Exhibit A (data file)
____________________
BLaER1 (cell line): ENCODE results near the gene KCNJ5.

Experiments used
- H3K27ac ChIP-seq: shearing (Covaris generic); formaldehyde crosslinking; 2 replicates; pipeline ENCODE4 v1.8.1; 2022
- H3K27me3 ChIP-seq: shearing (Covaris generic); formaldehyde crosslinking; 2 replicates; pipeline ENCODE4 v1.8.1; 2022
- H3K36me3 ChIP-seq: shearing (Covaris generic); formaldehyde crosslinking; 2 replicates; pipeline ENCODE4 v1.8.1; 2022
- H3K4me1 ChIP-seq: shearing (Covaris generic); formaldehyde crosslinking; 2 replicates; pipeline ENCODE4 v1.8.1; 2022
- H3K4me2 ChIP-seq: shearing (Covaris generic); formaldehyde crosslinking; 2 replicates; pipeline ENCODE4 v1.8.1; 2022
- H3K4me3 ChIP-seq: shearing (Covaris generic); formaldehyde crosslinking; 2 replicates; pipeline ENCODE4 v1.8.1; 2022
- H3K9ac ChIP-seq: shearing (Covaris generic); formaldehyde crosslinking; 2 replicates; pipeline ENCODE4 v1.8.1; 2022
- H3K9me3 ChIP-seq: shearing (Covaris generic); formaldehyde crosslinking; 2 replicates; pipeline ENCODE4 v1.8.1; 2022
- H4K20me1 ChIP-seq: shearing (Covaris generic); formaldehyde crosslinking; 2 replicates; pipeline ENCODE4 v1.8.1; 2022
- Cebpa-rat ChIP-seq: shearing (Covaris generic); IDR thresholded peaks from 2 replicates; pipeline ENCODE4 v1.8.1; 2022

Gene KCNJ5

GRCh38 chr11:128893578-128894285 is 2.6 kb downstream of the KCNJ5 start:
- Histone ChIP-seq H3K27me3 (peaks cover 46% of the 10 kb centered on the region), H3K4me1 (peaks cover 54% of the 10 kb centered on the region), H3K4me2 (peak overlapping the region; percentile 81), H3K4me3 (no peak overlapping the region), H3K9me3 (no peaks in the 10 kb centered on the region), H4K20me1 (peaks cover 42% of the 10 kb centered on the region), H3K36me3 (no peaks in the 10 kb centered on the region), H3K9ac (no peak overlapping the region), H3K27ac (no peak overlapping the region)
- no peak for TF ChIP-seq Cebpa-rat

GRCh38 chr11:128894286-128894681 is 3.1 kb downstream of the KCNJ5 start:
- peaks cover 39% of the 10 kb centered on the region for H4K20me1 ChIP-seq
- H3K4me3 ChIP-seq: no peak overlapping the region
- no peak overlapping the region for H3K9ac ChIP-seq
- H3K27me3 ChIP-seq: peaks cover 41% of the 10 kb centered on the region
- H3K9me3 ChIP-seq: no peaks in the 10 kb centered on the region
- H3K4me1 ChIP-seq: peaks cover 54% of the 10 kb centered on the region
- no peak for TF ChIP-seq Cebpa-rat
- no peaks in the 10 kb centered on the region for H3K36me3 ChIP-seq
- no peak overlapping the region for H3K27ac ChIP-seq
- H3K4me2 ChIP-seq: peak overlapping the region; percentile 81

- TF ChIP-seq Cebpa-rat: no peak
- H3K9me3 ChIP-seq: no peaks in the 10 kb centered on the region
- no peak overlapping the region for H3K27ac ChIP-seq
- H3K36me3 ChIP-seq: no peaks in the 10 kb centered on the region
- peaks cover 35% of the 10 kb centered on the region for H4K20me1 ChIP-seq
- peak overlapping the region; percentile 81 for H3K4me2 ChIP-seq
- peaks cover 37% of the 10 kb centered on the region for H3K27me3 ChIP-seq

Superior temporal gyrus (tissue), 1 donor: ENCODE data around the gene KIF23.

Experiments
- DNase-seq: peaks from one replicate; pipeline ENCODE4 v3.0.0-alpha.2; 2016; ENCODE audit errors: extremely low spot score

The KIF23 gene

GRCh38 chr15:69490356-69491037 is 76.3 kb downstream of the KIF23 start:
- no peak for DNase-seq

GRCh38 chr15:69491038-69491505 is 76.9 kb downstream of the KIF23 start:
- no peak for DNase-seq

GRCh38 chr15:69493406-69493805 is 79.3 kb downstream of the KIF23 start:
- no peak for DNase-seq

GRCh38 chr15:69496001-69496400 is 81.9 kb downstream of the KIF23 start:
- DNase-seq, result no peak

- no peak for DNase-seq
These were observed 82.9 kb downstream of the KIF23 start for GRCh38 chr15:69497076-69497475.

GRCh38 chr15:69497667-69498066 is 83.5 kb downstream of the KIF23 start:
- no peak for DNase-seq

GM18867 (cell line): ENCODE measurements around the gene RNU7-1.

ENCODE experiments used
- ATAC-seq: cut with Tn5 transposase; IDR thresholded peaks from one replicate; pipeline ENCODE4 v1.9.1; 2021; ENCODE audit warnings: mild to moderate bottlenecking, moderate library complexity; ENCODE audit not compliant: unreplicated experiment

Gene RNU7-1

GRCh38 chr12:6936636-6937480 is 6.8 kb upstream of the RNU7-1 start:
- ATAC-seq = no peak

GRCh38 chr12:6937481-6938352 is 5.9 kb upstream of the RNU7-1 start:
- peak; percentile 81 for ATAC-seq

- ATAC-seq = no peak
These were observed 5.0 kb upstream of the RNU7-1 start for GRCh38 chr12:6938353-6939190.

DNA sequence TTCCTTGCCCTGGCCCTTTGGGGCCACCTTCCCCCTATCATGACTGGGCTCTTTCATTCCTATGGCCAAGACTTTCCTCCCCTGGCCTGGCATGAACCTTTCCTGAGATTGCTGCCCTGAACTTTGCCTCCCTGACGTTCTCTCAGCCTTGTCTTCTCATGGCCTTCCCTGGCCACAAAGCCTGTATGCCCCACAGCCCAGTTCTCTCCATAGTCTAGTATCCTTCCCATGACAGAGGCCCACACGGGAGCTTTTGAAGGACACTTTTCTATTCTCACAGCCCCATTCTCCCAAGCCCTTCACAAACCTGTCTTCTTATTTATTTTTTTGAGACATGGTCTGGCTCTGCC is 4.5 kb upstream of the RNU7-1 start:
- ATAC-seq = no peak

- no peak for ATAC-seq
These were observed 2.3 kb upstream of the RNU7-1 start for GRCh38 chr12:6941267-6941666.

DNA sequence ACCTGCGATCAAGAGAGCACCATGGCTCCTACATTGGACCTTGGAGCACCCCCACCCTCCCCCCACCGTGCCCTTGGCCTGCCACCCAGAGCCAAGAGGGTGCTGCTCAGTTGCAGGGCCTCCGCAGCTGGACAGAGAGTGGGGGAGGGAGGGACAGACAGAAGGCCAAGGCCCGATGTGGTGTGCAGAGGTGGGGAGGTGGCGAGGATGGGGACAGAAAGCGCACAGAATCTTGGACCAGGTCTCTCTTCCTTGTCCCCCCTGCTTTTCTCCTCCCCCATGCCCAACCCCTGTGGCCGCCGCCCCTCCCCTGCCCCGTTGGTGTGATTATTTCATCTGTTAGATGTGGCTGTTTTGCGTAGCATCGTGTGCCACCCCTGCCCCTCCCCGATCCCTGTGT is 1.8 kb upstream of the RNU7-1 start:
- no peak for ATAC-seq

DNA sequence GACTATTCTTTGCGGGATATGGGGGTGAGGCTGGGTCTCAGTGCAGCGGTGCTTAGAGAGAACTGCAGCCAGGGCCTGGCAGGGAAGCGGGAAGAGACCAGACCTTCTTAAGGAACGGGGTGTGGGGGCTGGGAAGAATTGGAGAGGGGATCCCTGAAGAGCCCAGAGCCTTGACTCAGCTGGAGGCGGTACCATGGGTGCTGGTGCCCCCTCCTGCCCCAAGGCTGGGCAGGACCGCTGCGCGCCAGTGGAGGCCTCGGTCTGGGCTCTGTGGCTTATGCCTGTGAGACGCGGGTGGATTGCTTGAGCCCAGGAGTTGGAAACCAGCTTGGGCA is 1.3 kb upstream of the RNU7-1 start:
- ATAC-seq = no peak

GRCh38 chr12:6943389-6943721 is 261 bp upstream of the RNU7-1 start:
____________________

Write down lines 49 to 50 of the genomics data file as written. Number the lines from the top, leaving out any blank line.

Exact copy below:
GRCh38 chr15:69497667-69498066 is 83.5 kb downstream of the KIF23 start:
- no peak for DNase-seq